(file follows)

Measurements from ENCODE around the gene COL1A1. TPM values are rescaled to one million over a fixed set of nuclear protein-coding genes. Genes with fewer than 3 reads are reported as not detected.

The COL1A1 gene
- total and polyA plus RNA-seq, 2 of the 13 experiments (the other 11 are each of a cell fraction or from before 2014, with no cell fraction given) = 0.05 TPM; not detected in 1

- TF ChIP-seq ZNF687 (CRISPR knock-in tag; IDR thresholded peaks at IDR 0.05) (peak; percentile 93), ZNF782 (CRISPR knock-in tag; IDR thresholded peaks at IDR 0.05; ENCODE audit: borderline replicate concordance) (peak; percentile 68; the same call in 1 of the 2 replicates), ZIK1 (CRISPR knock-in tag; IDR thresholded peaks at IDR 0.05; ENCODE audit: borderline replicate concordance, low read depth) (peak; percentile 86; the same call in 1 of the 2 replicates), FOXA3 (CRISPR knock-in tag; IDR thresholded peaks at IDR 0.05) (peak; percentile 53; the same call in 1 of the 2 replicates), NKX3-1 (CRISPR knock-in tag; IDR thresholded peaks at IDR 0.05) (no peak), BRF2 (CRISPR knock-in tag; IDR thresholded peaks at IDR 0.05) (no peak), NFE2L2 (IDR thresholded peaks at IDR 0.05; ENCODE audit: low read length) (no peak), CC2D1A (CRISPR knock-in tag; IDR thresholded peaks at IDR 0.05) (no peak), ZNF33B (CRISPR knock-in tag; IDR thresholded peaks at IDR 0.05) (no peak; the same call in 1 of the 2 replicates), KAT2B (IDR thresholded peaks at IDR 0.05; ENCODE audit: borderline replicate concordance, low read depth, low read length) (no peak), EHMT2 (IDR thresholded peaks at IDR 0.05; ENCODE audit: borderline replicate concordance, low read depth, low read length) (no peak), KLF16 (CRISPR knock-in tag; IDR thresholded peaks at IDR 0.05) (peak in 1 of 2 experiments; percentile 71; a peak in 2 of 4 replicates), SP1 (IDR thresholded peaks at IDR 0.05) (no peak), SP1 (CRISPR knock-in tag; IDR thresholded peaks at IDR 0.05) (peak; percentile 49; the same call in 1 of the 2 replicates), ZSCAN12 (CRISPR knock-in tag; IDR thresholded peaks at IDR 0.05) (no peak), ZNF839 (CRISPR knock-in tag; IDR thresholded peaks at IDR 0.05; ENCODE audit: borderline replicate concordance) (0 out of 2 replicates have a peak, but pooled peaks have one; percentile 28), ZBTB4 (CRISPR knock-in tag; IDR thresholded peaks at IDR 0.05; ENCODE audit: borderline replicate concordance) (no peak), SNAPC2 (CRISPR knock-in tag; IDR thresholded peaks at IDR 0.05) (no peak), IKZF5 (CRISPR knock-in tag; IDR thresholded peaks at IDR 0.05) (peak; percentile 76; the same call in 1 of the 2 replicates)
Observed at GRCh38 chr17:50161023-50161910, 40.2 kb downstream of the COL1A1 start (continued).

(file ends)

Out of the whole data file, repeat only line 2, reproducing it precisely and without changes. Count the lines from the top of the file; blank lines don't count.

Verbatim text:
The COL1A1 gene